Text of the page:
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So via a single well written prompt and a forced function call you can get both?
You have an example prompt that might facilitate this action?

But you aren’t “getting back” this data from the LLM, this is the data you are going to find locally or via another API and send to the LLM as the answer for it to incorporate into its knowledge.

The LLM is not responsible to know anything about the charts, you are going to supplement its knowledge to reduce the risk significantly of it hallucinating.

In this paradigm you are only using the LLM to manipulate the language, not determine facts: ie playing to its strengths.

Now you are correct. I guess I need to re-look at that example. Thought it was responding with that information but perhaps it was doing so only after being provided it and a secondary prompt?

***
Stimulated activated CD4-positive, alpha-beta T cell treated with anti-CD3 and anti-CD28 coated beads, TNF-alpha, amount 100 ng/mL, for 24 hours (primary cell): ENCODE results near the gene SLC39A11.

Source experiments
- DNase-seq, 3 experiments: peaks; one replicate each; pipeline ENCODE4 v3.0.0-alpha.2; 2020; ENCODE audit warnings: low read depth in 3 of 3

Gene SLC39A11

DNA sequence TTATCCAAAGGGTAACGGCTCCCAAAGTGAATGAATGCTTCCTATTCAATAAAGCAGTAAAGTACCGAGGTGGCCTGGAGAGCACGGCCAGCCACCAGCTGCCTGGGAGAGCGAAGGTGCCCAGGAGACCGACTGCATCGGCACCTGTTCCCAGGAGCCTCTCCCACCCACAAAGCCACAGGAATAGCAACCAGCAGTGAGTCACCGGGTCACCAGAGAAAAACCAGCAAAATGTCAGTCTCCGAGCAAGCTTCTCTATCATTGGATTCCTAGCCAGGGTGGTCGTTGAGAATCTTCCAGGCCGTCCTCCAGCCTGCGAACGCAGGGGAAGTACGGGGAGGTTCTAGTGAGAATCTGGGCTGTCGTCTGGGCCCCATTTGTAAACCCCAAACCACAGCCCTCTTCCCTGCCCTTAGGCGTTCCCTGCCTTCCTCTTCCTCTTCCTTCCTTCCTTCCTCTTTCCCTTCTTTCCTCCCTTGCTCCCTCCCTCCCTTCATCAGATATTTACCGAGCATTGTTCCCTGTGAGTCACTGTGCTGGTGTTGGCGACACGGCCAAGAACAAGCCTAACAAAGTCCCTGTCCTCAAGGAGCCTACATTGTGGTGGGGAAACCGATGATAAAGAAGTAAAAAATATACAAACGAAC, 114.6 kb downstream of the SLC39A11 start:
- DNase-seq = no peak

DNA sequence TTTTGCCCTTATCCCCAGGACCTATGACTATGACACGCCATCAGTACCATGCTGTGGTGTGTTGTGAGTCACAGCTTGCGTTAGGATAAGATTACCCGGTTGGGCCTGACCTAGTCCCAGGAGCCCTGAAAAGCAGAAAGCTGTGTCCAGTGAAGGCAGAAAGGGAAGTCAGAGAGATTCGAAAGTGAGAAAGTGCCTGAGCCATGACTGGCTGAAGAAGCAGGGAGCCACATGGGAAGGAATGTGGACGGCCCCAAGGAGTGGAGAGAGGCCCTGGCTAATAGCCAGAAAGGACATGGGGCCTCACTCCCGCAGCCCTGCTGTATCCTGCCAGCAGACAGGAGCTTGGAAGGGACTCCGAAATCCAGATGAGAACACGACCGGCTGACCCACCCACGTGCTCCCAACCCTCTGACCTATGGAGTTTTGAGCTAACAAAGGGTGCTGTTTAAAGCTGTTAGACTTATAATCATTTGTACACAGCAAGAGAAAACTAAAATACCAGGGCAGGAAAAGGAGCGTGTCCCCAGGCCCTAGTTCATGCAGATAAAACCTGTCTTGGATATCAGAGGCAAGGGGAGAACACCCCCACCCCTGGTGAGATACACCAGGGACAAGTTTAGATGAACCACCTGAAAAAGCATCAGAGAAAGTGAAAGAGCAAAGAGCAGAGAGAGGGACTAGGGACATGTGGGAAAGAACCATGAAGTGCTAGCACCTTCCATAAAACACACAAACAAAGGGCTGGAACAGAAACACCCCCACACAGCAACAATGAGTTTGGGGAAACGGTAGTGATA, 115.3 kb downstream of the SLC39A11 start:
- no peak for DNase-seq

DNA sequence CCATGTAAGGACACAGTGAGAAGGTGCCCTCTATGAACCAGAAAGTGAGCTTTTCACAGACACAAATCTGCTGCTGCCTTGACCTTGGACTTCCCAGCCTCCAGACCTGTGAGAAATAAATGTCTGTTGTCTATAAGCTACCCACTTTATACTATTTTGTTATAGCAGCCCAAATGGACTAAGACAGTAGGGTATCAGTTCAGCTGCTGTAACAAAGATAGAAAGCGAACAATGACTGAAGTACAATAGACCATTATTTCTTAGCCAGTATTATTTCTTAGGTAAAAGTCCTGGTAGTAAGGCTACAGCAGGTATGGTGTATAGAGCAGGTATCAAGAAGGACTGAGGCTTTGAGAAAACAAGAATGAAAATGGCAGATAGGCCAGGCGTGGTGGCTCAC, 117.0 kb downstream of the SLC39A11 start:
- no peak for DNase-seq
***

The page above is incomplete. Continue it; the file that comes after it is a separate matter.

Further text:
That said, it should be even easier than to have an actual content response along with the function call response?

You can start with, “before you use API searches for music information, explain to the user how you will fulfill their requests with the functions provided”. Then customize that text to what needs to be presented for your app, or bring out longer thought processes the AI must discuss before it calls.

Then refine over and over to get it to do both a response and function call reliably, as it’s not tuned that way and must be instructed.

I think the first thing to get here is the overall concept, before messing with the LLM to force unintended behaviour.

This system is designed to provide a framework for call and response, “factual” knowledge enrichment then the final “money” step which is providing a well worded response to the user, usually having hidden all the interstitial steps and “cheatsheet provision” from the user.